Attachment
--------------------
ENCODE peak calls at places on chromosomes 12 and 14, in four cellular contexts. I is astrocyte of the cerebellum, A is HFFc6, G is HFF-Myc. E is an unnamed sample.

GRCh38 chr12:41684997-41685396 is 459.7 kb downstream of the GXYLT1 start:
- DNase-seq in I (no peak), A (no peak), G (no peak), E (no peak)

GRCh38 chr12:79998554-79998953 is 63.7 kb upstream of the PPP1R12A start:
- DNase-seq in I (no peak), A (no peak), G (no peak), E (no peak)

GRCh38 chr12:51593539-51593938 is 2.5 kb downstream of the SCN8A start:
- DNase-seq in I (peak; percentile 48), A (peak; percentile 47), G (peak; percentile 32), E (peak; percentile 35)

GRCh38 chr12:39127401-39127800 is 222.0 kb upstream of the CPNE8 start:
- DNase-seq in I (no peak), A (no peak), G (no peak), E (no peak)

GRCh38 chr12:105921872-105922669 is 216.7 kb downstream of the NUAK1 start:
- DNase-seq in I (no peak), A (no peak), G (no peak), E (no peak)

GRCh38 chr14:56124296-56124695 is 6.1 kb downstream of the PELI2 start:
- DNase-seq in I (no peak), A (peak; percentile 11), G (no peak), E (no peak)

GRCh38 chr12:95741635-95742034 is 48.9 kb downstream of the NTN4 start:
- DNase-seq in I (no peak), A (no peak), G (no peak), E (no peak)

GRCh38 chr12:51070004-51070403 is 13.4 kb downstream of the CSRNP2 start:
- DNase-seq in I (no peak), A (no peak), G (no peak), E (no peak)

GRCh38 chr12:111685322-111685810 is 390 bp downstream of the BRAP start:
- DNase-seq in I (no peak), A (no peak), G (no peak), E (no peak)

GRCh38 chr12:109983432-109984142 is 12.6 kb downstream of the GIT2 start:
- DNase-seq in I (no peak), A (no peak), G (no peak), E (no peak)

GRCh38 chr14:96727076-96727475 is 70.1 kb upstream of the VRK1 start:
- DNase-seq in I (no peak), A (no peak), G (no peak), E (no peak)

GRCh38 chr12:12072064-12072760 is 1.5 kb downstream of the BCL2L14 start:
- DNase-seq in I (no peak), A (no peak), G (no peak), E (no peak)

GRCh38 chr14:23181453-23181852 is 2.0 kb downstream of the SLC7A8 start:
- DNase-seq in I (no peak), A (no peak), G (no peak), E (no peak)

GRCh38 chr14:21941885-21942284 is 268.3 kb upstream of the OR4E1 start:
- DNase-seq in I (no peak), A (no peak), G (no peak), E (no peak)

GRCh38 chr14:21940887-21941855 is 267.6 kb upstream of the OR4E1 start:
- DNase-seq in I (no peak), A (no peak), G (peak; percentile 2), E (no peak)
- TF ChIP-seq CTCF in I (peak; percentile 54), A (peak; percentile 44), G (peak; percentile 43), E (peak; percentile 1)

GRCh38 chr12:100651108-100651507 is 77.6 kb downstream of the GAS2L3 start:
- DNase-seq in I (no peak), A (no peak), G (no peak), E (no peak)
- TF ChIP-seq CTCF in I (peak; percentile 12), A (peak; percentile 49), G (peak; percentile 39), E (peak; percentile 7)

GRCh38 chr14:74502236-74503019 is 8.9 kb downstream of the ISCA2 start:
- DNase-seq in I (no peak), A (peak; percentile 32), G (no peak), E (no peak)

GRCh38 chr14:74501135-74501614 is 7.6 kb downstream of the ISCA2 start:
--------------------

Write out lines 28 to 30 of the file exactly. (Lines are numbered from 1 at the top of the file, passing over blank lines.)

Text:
GRCh38 chr14:21941885-21942284 is 268.3 kb upstream of the OR4E1 start:
- DNase-seq in I (no peak), A (no peak), G (no peak), E (no peak)

GRCh38 chr14:21940887-21941855 is 267.6 kb upstream of the OR4E1 start: